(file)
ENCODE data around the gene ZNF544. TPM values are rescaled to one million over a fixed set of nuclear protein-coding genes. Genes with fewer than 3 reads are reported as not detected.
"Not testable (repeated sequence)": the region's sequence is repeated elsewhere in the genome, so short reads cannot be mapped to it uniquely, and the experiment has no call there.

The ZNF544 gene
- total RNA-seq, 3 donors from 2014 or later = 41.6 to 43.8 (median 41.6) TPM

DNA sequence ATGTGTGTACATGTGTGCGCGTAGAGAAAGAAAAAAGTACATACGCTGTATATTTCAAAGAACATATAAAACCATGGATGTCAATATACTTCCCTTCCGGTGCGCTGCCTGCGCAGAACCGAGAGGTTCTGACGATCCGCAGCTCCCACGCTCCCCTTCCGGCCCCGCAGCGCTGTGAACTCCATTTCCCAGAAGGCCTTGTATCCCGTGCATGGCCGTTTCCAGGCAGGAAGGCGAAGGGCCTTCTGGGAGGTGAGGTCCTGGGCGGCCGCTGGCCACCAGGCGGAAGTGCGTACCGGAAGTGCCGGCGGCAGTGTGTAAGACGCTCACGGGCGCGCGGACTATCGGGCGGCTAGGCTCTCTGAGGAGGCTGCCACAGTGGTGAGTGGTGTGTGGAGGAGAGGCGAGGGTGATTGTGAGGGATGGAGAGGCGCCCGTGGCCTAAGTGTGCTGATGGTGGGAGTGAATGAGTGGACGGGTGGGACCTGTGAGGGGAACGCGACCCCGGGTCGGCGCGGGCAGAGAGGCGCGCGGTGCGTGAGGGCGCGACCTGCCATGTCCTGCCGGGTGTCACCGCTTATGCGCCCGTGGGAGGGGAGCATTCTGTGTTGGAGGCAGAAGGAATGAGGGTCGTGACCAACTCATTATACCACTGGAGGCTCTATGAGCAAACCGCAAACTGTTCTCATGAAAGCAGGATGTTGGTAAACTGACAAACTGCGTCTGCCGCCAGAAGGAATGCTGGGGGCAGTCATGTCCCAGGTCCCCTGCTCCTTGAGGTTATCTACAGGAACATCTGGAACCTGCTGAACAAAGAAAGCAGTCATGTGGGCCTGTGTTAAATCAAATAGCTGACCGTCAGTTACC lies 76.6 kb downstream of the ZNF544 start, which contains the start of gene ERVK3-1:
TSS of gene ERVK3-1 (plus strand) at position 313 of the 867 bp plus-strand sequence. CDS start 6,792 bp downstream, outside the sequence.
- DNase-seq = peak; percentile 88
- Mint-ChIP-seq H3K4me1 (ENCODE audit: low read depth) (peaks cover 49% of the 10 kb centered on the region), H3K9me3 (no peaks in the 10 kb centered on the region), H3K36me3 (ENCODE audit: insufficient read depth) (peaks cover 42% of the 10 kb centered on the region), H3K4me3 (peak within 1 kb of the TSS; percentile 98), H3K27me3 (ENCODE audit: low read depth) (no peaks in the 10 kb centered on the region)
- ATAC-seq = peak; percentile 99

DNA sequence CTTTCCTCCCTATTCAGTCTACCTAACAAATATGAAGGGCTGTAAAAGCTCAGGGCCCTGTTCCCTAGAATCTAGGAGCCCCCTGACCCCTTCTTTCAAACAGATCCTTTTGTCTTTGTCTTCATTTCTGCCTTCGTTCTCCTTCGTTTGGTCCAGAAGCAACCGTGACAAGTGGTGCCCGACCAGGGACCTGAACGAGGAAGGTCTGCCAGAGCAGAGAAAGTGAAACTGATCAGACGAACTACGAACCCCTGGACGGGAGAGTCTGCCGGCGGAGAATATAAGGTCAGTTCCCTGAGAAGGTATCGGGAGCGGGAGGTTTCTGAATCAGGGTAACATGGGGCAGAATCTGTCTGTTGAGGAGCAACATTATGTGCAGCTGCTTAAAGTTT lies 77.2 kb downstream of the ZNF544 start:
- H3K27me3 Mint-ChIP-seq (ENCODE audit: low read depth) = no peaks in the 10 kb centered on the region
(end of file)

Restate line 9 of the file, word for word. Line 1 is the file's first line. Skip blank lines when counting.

- ATAC-seq = peak; percentile 99